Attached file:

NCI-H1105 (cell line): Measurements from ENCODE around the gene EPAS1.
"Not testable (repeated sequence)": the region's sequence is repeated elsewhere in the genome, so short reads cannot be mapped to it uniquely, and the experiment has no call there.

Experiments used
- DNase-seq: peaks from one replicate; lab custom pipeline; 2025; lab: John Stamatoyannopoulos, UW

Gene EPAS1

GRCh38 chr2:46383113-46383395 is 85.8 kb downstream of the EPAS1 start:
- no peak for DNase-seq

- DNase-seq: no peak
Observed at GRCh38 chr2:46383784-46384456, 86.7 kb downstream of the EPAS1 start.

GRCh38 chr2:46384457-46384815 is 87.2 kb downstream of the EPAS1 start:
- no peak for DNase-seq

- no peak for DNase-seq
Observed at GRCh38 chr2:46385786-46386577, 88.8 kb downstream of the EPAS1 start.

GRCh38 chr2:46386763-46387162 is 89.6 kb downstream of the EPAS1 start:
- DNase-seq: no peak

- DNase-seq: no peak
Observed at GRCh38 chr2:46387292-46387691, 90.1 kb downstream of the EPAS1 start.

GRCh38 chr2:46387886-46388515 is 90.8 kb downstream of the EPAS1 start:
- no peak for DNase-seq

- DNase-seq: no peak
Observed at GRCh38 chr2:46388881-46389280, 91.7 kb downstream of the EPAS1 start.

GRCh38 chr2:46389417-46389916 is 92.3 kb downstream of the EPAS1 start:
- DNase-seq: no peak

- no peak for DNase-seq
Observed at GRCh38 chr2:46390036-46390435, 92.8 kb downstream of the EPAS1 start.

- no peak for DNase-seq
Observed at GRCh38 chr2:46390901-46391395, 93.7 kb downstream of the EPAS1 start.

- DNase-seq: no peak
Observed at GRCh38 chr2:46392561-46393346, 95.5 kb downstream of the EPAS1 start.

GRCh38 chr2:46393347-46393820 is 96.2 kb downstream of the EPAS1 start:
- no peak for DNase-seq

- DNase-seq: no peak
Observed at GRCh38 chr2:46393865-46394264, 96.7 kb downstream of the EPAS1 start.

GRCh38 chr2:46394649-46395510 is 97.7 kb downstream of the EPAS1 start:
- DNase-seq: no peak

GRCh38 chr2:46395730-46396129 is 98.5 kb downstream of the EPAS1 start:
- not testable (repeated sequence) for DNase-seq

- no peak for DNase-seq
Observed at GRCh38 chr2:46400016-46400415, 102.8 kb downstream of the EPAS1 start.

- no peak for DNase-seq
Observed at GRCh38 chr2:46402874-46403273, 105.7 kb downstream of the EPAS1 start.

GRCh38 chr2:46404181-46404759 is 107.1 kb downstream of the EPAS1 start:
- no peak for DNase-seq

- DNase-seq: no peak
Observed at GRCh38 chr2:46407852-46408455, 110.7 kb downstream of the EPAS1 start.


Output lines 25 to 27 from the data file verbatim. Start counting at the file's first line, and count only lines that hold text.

Observed at GRCh38 chr2:46390036-46390435, 92.8 kb downstream of the EPAS1 start.

- no peak for DNase-seq
Observed at GRCh38 chr2:46390901-46391395, 93.7 kb downstream of the EPAS1 start.